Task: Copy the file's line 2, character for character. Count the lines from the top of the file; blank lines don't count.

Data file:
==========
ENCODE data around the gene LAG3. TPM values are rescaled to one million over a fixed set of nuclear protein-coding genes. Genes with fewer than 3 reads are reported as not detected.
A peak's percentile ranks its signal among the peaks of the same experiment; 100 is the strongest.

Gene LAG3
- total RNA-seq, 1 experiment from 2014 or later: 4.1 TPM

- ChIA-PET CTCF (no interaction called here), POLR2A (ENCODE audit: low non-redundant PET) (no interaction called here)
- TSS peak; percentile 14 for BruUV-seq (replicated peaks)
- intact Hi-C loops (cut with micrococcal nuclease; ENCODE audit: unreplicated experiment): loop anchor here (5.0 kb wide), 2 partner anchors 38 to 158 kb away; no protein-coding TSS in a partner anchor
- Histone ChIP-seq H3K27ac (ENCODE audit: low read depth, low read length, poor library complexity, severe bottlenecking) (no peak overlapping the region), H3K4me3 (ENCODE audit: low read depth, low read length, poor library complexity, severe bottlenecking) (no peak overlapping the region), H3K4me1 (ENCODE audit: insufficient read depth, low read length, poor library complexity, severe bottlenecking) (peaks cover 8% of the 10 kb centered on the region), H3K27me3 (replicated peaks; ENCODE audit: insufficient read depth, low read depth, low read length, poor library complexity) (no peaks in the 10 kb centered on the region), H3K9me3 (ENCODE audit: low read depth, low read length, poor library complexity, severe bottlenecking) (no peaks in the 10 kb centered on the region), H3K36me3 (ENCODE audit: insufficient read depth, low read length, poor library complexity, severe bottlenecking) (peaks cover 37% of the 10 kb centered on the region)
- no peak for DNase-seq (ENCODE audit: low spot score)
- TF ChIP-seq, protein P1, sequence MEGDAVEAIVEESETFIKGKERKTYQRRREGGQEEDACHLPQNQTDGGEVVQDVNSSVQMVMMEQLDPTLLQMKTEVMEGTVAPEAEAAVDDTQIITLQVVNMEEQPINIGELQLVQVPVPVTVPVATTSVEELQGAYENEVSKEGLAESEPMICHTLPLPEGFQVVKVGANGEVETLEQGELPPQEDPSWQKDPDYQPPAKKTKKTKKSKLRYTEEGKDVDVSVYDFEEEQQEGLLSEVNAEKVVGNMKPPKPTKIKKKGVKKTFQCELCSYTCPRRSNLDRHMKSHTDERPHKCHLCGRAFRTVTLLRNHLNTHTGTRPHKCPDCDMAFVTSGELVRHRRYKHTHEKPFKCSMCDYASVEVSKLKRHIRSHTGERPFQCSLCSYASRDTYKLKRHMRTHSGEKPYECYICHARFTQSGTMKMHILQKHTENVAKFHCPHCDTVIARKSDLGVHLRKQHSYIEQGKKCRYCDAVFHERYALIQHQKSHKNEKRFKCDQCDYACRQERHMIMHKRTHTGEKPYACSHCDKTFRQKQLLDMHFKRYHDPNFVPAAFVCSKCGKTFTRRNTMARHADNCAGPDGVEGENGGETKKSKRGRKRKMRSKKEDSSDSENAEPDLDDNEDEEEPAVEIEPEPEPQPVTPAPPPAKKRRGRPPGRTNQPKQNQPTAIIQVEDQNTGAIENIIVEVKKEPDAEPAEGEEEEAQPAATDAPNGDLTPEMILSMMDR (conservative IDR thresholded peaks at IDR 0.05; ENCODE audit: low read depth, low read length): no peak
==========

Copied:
A peak's percentile ranks its signal among the peaks of the same experiment; 100 is the strongest.